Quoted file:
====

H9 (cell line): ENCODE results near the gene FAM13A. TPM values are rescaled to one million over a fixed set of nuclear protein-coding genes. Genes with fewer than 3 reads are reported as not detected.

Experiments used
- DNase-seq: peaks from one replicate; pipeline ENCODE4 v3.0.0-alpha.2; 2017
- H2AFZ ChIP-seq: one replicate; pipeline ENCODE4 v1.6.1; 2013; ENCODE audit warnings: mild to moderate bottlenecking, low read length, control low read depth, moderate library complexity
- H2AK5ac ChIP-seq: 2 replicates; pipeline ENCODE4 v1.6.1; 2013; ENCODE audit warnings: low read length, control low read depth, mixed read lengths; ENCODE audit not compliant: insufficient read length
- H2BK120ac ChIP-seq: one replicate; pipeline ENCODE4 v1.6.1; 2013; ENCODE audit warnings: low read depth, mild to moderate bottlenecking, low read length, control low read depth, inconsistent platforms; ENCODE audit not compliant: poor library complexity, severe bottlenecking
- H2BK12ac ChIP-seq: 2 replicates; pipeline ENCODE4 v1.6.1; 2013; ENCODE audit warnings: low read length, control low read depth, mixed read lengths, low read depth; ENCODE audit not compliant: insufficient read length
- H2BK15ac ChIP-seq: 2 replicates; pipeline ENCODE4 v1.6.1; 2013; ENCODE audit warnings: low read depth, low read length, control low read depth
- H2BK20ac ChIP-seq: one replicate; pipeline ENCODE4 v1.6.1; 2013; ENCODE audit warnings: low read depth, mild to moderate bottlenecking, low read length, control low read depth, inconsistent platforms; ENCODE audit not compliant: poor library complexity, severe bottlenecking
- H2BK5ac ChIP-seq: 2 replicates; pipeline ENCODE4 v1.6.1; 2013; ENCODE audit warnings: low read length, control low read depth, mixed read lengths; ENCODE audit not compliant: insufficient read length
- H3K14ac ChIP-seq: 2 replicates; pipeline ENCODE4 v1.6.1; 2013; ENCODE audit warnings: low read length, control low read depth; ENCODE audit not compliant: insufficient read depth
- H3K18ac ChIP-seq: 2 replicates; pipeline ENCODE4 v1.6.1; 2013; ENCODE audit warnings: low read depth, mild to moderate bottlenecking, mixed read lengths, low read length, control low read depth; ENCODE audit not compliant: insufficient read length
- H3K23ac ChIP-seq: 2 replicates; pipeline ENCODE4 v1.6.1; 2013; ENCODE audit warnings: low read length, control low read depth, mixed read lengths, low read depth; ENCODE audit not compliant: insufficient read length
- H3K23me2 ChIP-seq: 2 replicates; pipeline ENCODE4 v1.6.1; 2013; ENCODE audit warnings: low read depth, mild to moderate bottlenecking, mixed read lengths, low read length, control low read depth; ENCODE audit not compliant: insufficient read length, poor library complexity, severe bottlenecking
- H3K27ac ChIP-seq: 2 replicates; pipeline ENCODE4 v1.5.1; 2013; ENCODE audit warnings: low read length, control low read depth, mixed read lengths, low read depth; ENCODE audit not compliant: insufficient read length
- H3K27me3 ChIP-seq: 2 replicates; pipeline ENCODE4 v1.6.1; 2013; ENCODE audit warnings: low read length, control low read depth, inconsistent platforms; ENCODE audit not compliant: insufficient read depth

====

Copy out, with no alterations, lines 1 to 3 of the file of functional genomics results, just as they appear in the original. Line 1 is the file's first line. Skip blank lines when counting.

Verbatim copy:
H9 (cell line): ENCODE results near the gene FAM13A. TPM values are rescaled to one million over a fixed set of nuclear protein-coding genes. Genes with fewer than 3 reads are reported as not detected.

Experiments used
- DNase-seq: peaks from one replicate; pipeline ENCODE4 v3.0.0-alpha.2; 2017